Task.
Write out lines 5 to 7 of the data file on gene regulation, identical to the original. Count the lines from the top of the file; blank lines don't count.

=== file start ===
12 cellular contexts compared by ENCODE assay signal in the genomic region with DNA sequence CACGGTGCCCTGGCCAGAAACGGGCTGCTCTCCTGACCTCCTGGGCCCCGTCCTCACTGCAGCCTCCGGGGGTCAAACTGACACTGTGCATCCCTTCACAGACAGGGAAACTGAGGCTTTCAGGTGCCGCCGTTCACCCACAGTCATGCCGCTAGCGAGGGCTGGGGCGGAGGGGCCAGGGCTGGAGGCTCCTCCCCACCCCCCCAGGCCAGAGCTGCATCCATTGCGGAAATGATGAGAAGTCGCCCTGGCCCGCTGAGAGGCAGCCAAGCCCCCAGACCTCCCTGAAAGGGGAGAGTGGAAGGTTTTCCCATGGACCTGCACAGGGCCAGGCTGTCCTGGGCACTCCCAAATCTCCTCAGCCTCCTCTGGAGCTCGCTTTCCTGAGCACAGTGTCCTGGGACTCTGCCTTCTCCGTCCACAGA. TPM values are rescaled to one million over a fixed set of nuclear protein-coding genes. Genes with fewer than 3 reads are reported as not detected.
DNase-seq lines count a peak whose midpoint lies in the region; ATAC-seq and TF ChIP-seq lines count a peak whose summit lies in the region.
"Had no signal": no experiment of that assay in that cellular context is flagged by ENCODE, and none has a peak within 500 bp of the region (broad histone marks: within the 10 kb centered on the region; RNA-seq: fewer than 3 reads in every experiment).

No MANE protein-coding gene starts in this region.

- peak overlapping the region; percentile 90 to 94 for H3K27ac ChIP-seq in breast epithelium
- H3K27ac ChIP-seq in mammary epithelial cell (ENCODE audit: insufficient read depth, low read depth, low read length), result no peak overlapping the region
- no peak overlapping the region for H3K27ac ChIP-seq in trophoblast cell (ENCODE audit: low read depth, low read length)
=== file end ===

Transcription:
- peak overlapping the region; percentile 90 to 94 for H3K27ac ChIP-seq in breast epithelium
- H3K27ac ChIP-seq in mammary epithelial cell (ENCODE audit: insufficient read depth, low read depth, low read length), result no peak overlapping the region
- no peak overlapping the region for H3K27ac ChIP-seq in trophoblast cell (ENCODE audit: low read depth, low read length)